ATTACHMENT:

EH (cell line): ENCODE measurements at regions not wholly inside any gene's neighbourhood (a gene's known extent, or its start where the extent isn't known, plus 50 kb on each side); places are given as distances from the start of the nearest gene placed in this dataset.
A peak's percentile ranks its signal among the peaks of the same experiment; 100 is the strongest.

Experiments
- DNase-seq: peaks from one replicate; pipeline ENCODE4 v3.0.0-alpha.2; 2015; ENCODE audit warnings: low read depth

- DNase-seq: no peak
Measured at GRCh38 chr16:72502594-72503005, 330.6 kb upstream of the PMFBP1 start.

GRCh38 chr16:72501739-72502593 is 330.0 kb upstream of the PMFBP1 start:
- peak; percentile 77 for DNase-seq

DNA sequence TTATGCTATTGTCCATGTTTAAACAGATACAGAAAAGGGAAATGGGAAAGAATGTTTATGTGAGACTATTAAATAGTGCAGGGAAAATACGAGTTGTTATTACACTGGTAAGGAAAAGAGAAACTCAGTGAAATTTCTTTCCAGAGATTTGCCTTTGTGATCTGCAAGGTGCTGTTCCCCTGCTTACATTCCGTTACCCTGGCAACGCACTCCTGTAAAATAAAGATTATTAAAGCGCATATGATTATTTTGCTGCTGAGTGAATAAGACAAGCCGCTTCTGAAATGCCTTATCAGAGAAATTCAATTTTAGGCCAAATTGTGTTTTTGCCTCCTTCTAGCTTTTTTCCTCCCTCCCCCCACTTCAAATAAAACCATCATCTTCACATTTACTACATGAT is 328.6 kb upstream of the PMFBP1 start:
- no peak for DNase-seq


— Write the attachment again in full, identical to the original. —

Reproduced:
EH (cell line): ENCODE measurements at regions not wholly inside any gene's neighbourhood (a gene's known extent, or its start where the extent isn't known, plus 50 kb on each side); places are given as distances from the start of the nearest gene placed in this dataset.
A peak's percentile ranks its signal among the peaks of the same experiment; 100 is the strongest.

Experiments
- DNase-seq: peaks from one replicate; pipeline ENCODE4 v3.0.0-alpha.2; 2015; ENCODE audit warnings: low read depth

- DNase-seq: no peak
Measured at GRCh38 chr16:72502594-72503005, 330.6 kb upstream of the PMFBP1 start.

GRCh38 chr16:72501739-72502593 is 330.0 kb upstream of the PMFBP1 start:
- peak; percentile 77 for DNase-seq

DNA sequence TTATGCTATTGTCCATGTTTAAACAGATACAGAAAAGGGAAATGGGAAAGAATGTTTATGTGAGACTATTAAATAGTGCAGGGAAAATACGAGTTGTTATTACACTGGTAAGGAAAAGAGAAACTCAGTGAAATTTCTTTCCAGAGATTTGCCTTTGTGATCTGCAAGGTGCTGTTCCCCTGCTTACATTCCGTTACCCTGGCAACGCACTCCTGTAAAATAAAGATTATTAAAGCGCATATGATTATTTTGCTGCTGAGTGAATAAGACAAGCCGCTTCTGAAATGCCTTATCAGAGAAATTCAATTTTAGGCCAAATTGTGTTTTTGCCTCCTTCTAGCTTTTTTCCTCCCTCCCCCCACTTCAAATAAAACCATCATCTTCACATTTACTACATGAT is 328.6 kb upstream of the PMFBP1 start:
- no peak for DNase-seq